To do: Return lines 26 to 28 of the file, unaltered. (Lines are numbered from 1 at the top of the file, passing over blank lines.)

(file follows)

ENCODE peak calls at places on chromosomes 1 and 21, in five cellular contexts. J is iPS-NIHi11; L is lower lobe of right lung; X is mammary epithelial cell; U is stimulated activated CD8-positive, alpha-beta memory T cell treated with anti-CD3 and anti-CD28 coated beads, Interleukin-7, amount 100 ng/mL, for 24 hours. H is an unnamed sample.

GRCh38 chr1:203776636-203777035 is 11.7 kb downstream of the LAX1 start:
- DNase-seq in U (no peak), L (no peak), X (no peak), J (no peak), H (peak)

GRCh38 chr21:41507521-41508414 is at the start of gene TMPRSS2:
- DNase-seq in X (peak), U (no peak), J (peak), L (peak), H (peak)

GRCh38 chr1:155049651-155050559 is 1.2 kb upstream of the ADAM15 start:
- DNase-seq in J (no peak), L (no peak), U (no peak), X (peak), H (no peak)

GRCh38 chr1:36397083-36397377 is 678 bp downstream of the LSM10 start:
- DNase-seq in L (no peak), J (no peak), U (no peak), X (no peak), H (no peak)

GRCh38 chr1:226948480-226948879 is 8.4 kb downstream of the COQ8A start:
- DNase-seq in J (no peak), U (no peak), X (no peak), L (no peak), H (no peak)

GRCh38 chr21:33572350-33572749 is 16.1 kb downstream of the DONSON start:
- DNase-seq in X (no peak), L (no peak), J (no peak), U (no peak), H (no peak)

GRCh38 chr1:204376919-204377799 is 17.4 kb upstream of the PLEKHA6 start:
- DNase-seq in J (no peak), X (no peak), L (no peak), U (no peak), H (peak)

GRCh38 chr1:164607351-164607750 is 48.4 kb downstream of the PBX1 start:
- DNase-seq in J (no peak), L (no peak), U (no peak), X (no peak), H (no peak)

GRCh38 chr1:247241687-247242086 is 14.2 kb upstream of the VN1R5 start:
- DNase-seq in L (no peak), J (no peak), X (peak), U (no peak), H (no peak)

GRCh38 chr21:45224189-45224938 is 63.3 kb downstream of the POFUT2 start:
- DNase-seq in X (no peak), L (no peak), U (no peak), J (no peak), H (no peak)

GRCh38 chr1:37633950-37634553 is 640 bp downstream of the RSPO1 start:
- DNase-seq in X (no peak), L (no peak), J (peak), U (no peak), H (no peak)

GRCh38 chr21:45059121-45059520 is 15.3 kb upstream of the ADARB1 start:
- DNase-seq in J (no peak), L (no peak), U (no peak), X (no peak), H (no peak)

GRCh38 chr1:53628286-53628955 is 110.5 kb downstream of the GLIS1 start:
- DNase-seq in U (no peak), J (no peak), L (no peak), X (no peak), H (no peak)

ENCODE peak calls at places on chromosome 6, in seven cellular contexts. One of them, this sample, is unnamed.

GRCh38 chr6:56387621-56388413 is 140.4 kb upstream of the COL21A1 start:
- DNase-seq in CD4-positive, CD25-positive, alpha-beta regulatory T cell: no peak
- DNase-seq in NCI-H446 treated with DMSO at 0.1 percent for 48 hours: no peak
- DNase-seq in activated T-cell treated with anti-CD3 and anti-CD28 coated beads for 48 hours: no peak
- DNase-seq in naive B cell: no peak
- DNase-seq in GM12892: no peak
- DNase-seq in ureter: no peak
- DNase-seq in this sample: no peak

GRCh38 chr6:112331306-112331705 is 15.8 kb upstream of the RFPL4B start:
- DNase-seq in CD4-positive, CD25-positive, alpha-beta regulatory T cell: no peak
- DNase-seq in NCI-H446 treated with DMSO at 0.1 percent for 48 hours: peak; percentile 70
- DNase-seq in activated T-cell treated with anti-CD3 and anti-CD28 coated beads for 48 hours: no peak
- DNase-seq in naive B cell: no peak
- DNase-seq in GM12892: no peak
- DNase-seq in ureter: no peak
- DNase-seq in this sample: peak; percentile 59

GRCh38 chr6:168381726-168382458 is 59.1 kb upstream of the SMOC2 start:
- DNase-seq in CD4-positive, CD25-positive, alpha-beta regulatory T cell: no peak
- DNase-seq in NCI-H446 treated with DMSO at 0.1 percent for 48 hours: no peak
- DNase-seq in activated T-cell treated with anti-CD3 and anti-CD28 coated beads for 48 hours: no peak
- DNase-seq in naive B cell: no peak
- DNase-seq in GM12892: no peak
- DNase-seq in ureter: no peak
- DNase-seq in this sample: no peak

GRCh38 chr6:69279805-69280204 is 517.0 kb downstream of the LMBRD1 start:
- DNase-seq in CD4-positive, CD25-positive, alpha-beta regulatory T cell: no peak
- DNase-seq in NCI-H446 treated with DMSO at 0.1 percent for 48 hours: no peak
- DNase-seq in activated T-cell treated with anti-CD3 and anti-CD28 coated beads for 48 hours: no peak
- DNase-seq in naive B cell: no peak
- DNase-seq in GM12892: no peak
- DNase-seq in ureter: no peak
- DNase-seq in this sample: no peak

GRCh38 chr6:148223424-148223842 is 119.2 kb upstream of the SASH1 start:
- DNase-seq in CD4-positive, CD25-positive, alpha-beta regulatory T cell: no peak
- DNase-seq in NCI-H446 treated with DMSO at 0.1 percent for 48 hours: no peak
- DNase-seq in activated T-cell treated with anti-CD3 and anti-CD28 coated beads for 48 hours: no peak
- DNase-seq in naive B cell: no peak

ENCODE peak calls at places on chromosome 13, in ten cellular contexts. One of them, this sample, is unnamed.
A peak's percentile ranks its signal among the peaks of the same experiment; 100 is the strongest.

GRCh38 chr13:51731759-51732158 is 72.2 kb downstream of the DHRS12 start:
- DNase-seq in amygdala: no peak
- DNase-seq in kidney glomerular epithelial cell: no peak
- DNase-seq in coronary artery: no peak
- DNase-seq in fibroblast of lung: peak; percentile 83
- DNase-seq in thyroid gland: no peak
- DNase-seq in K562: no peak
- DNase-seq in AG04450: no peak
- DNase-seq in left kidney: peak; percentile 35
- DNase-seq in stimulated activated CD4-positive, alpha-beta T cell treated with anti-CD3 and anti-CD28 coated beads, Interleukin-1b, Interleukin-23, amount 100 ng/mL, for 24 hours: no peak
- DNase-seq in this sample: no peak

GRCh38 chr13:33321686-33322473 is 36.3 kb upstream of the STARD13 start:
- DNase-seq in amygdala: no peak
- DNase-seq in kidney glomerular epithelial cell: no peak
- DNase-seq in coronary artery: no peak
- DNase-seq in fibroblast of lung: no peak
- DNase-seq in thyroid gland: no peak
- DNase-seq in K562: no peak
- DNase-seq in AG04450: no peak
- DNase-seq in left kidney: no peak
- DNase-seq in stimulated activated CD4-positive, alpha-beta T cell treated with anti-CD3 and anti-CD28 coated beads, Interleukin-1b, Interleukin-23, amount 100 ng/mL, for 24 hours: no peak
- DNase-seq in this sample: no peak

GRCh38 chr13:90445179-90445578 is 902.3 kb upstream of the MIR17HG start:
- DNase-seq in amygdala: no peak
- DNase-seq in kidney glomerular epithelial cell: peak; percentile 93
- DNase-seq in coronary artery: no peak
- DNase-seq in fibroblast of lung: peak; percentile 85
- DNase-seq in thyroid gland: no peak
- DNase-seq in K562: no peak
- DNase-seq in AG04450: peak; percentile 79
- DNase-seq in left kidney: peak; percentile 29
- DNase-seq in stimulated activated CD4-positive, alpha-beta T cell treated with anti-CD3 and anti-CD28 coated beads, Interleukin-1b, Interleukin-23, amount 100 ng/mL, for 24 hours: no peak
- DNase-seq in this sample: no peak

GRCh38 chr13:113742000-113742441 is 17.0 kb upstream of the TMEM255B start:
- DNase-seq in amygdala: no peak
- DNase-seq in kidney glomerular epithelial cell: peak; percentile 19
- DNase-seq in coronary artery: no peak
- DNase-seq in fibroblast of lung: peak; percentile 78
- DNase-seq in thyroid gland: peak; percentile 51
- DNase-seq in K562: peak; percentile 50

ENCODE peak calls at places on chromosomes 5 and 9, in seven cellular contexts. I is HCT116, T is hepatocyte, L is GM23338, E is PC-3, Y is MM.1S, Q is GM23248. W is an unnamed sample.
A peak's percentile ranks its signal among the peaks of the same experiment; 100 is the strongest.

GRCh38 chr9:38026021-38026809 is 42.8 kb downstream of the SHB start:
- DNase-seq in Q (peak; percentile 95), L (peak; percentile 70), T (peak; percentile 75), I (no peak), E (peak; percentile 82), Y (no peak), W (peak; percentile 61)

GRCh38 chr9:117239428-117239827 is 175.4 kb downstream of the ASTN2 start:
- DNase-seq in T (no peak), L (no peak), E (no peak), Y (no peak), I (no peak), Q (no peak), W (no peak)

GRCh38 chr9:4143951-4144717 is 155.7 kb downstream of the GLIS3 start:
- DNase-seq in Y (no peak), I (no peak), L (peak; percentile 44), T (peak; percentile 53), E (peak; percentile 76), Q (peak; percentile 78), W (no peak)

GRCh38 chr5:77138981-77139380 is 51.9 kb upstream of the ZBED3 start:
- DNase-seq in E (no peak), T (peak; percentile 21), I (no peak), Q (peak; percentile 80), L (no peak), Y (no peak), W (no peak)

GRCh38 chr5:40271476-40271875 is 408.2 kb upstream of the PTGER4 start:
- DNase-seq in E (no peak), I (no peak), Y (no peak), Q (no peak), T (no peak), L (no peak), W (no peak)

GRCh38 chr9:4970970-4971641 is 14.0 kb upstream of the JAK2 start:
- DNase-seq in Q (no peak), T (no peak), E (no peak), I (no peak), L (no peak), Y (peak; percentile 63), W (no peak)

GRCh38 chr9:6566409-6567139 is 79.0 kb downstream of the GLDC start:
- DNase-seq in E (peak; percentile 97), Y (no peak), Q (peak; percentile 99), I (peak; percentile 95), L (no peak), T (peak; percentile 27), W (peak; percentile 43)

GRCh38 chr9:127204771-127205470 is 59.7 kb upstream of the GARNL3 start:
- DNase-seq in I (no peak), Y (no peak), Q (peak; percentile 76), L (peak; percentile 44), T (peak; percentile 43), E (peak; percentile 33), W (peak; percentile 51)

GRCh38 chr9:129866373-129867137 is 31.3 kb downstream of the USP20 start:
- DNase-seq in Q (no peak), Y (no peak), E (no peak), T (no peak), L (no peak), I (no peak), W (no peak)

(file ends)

GRCh38 chr1:53628286-53628955 is 110.5 kb downstream of the GLIS1 start:
- DNase-seq in U (no peak), J (no peak), L (no peak), X (no peak), H (no peak)

ENCODE peak calls at places on chromosome 6, in seven cellular contexts. One of them, this sample, is unnamed.